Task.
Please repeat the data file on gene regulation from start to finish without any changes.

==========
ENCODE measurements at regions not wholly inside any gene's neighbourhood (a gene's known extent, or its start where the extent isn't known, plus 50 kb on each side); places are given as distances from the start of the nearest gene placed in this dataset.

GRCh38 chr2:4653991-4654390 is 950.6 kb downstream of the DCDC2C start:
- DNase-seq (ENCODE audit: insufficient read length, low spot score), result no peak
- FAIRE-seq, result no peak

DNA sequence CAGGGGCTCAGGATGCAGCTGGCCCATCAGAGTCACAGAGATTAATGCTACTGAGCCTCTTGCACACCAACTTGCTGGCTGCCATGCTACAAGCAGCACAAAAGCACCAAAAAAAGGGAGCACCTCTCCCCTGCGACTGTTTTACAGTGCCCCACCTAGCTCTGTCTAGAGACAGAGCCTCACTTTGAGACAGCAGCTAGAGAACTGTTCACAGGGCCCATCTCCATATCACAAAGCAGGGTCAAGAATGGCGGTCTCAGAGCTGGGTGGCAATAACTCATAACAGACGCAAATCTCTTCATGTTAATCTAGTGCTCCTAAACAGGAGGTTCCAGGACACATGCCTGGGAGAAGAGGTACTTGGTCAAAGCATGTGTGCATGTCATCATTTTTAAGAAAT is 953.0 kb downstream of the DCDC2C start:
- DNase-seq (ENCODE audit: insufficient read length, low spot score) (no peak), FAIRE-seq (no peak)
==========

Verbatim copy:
ENCODE measurements at regions not wholly inside any gene's neighbourhood (a gene's known extent, or its start where the extent isn't known, plus 50 kb on each side); places are given as distances from the start of the nearest gene placed in this dataset.

GRCh38 chr2:4653991-4654390 is 950.6 kb downstream of the DCDC2C start:
- DNase-seq (ENCODE audit: insufficient read length, low spot score), result no peak
- FAIRE-seq, result no peak

DNA sequence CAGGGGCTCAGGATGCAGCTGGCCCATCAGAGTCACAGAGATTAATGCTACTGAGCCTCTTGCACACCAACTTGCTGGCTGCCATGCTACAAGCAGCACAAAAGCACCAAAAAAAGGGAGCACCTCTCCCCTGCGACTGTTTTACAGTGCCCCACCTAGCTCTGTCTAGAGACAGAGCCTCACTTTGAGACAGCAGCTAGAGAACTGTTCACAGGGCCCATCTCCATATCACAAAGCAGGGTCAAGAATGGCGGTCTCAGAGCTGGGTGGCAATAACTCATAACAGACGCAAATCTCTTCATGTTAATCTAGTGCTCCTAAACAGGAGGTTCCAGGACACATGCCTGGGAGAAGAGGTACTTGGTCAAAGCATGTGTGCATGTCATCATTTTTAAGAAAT is 953.0 kb downstream of the DCDC2C start:
- DNase-seq (ENCODE audit: insufficient read length, low spot score) (no peak), FAIRE-seq (no peak)